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Scoliosis Diagnosis

  • Scoliosis may be detected by your family doctor while performing a routine check-up. If necessary, it will be confirmed with an X-ray of your back.
  • School screening, unfortunately, is not very common in most countries but it is the best way to detect scoliosis early. Usually, this is done using an instrument call a scoliometer, which is a simple angle finder or inclinometer that measures rotations of the spine/rib cage. A nurse, or other healthcare professional with special training, can check a child within two minutes using a scoliometer. It is simple to use and it is even possible for a parent to check their own child following some simple instructions.
  • It is important to follow-up on the deformation evolution, especially during childhood. This surveillance must be done by an orthopaedic doctor through regular check-ups, every 3 to 6 months, depending on the severity of the curve, the age of the child and the family history. These check-ups include a physical examination and an X-ray, if necessary.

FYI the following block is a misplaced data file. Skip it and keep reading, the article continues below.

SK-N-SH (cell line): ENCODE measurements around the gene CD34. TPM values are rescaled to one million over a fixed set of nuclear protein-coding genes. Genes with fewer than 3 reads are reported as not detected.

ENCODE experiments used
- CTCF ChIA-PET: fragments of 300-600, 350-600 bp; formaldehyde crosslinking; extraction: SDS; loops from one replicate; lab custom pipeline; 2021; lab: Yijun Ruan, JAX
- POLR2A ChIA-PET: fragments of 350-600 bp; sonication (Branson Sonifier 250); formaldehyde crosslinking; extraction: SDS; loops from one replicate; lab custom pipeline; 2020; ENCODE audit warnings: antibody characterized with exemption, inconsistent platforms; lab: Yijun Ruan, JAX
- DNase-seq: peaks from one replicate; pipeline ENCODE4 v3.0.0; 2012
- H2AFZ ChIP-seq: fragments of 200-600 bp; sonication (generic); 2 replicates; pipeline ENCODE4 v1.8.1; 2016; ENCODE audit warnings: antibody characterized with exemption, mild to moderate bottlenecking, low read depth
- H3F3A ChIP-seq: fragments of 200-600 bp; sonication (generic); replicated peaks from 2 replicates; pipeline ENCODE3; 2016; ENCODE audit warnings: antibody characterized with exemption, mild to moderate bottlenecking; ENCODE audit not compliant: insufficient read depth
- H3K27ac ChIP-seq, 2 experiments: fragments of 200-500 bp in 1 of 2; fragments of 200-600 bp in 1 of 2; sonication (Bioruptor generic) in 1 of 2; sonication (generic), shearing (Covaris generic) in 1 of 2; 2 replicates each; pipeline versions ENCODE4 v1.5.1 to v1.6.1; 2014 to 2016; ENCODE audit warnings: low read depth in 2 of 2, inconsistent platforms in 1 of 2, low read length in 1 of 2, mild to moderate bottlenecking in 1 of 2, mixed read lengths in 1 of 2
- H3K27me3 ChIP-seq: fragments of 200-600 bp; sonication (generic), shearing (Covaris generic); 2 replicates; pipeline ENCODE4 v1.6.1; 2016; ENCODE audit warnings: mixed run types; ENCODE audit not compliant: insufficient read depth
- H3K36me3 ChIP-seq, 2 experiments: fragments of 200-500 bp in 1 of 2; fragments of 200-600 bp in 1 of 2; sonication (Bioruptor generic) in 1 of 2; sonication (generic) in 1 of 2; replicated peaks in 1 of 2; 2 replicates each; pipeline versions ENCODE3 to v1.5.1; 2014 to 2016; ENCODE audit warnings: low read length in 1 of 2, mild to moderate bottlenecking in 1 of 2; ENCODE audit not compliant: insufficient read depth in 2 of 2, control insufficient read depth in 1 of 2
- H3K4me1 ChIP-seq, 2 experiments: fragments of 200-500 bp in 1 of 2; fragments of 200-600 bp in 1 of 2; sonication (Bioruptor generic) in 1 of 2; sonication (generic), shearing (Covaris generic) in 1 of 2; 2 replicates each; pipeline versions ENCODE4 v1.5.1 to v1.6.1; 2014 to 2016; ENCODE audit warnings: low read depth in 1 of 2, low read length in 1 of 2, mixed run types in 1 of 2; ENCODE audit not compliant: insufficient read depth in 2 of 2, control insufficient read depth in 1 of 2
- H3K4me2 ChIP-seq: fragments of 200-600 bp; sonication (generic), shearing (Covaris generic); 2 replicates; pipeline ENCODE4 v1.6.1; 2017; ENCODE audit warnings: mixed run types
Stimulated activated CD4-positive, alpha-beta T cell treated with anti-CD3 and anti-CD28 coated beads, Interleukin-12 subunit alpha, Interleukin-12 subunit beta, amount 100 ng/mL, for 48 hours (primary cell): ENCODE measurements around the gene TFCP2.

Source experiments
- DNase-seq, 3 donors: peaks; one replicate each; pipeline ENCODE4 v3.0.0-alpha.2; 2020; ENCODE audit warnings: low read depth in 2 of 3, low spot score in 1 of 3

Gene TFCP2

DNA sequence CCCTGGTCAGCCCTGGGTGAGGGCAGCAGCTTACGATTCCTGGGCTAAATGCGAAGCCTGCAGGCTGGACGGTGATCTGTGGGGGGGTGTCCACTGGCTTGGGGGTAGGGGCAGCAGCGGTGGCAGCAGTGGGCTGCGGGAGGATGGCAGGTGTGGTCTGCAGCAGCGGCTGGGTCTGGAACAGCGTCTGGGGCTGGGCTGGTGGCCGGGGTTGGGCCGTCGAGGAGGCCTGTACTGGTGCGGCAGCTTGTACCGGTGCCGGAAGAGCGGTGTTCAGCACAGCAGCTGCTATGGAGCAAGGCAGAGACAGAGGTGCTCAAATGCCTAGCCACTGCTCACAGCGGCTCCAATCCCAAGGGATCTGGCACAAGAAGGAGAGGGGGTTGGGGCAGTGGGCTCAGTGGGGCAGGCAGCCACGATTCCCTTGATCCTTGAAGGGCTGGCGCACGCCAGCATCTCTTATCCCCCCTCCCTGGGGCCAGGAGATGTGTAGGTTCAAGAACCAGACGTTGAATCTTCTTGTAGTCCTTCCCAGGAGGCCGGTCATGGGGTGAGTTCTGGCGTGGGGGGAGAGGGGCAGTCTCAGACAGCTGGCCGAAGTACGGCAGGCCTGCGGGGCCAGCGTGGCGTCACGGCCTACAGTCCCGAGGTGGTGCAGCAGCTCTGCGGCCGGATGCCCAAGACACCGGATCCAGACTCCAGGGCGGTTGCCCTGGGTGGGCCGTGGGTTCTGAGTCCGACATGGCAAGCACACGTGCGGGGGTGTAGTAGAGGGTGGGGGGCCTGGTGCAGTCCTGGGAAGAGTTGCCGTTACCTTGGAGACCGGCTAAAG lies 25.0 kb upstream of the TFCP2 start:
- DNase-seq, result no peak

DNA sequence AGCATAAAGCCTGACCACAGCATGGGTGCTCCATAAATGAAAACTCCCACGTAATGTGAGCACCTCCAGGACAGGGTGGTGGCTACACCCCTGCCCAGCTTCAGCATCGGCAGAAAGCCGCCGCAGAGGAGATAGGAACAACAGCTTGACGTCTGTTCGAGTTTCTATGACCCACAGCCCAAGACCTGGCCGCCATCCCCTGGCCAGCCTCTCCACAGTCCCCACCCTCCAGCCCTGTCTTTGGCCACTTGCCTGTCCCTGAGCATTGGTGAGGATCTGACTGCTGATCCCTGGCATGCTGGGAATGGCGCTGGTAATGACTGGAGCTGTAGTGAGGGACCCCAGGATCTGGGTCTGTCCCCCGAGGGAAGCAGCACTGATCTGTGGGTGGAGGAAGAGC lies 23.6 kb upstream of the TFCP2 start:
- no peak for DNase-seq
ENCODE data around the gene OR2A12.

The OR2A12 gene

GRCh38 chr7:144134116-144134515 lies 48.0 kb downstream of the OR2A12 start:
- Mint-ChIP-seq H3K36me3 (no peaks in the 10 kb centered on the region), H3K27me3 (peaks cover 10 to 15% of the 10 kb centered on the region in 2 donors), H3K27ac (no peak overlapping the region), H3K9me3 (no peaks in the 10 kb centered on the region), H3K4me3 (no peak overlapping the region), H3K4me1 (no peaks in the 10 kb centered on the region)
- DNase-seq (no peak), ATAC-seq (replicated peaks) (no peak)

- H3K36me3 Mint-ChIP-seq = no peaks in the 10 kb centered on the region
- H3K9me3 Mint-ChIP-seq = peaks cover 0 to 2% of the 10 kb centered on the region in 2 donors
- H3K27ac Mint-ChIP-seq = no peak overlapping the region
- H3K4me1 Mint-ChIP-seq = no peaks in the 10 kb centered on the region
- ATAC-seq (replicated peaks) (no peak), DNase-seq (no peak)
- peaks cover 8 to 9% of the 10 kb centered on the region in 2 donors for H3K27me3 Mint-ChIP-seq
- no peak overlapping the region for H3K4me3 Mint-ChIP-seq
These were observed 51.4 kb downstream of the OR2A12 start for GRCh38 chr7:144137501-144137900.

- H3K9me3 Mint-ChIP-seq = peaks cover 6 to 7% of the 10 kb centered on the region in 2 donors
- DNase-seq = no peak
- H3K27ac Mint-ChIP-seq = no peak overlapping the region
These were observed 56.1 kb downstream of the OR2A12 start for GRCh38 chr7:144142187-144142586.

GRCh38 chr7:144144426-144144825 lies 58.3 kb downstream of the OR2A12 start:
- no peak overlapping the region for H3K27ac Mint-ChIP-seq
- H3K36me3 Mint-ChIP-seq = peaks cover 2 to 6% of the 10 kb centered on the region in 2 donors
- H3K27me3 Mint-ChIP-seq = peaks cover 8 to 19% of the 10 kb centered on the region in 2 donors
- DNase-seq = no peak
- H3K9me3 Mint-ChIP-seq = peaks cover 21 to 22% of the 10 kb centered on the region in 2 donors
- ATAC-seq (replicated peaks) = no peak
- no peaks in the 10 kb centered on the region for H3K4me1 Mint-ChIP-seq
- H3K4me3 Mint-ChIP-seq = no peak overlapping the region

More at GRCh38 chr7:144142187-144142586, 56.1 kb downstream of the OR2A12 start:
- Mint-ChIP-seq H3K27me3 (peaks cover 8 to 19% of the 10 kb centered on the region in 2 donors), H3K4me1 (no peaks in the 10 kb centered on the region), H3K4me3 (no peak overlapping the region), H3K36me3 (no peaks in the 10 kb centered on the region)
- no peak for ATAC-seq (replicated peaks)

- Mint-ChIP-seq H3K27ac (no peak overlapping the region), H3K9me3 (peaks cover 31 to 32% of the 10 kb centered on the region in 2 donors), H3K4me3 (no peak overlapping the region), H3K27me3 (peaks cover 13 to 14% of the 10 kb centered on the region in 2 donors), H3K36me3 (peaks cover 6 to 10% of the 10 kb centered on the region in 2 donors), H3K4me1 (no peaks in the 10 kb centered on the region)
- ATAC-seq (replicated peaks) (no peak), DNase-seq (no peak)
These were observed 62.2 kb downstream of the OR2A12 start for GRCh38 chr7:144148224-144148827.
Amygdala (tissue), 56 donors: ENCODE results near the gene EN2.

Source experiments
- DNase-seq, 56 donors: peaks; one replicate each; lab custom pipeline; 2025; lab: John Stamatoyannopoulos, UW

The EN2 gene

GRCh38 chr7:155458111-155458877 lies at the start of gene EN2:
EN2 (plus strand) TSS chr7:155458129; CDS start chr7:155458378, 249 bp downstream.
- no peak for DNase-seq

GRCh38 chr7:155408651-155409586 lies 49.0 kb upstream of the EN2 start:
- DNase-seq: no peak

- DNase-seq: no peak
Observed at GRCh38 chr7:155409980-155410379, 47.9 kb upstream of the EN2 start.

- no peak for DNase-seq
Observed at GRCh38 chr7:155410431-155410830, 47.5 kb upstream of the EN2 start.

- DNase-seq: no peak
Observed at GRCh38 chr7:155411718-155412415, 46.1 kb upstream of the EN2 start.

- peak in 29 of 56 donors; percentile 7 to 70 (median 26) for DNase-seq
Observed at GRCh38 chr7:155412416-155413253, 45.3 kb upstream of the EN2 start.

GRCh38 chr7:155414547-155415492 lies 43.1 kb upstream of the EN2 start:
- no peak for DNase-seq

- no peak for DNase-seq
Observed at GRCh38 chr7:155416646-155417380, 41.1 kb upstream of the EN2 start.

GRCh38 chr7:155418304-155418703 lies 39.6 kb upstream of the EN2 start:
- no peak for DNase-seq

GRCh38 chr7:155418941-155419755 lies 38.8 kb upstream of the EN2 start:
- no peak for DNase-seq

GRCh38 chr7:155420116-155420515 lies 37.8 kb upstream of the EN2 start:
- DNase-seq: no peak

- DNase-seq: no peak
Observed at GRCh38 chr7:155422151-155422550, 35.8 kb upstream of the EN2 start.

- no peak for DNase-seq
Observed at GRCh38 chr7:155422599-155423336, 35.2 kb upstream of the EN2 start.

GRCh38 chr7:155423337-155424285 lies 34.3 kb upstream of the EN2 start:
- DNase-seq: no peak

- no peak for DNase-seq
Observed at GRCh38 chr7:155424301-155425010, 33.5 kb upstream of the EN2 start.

• Scoliosis is quantified by the measurement of the angle of your spine curvature on the X-ray. This is called the Cobb angle.
  • General non-surgical treatment indications are: skeletally immature children with curves of 15º or more combined with either proven progression (5º or more in six months or less) or strong family history.
A 30-SECOND ANNUAL POSTURAL SCREENING BETWEEN THE AGES OF 10 AND 15 CAN MAKE A LIFETIME OF DIFFERENCE:

Should you recognise any of these possible symptoms, contact your family doctor.

Normal (fig. 1)
  • head centred over mid-buttocks
  • shoulders level
  • shoulder blades level, with equal prominence
  • hips level and symmetrical
  • equal distance between arms and body
Possible Scoliosis (fig. 2)
  • head alignment to one side of mid buttocks
  • one shoulder higher
  • one shoulder blade higher with possible prominence
  • one hip more prominent than the other
  • unequal distance between arms and body
Normal (fig. 3)
  • both sides of upper and lower back symmetrical
  • hips level and symmetrical
Possible Scoliosis (fig. 4)
  • one side of rib cage and/or the lower back showing uneven symmetry
Normal (fig. 5)
  • even and symmetrical on both sides of the upper and lower back
Possible Scoliosis (fig. 6)
  • unequal symmetry of the upper back, lower back or both